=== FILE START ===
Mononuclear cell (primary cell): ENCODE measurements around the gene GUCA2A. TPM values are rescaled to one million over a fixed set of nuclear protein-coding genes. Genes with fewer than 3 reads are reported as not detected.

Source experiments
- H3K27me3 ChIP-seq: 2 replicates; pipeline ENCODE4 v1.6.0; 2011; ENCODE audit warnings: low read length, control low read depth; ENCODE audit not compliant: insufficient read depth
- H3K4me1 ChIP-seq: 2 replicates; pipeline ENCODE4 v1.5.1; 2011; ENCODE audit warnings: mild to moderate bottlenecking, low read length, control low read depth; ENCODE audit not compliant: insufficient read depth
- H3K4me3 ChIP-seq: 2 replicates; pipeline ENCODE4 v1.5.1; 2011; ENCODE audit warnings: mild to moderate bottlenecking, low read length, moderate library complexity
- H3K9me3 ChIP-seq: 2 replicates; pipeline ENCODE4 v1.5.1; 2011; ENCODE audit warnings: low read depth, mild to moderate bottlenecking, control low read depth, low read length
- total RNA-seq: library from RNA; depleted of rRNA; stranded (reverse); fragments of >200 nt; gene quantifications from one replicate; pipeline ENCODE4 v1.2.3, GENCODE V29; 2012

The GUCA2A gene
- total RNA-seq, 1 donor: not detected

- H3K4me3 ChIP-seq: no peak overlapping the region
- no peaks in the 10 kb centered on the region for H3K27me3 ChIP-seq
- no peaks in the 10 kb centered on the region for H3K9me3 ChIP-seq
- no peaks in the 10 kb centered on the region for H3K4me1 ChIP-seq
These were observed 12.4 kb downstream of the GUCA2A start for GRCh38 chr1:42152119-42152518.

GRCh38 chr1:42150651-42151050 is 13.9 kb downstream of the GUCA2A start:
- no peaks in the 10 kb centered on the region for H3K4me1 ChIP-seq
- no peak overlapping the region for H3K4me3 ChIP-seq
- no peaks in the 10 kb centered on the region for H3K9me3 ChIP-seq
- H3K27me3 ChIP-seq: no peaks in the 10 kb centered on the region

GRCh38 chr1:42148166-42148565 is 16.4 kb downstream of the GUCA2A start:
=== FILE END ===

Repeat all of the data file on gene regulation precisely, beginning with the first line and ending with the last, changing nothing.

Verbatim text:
Mononuclear cell (primary cell): ENCODE measurements around the gene GUCA2A. TPM values are rescaled to one million over a fixed set of nuclear protein-coding genes. Genes with fewer than 3 reads are reported as not detected.

Source experiments
- H3K27me3 ChIP-seq: 2 replicates; pipeline ENCODE4 v1.6.0; 2011; ENCODE audit warnings: low read length, control low read depth; ENCODE audit not compliant: insufficient read depth
- H3K4me1 ChIP-seq: 2 replicates; pipeline ENCODE4 v1.5.1; 2011; ENCODE audit warnings: mild to moderate bottlenecking, low read length, control low read depth; ENCODE audit not compliant: insufficient read depth
- H3K4me3 ChIP-seq: 2 replicates; pipeline ENCODE4 v1.5.1; 2011; ENCODE audit warnings: mild to moderate bottlenecking, low read length, moderate library complexity
- H3K9me3 ChIP-seq: 2 replicates; pipeline ENCODE4 v1.5.1; 2011; ENCODE audit warnings: low read depth, mild to moderate bottlenecking, control low read depth, low read length
- total RNA-seq: library from RNA; depleted of rRNA; stranded (reverse); fragments of >200 nt; gene quantifications from one replicate; pipeline ENCODE4 v1.2.3, GENCODE V29; 2012

The GUCA2A gene
- total RNA-seq, 1 donor: not detected

- H3K4me3 ChIP-seq: no peak overlapping the region
- no peaks in the 10 kb centered on the region for H3K27me3 ChIP-seq
- no peaks in the 10 kb centered on the region for H3K9me3 ChIP-seq
- no peaks in the 10 kb centered on the region for H3K4me1 ChIP-seq
These were observed 12.4 kb downstream of the GUCA2A start for GRCh38 chr1:42152119-42152518.

GRCh38 chr1:42150651-42151050 is 13.9 kb downstream of the GUCA2A start:
- no peaks in the 10 kb centered on the region for H3K4me1 ChIP-seq
- no peak overlapping the region for H3K4me3 ChIP-seq
- no peaks in the 10 kb centered on the region for H3K9me3 ChIP-seq
- H3K27me3 ChIP-seq: no peaks in the 10 kb centered on the region

GRCh38 chr1:42148166-42148565 is 16.4 kb downstream of the GUCA2A start: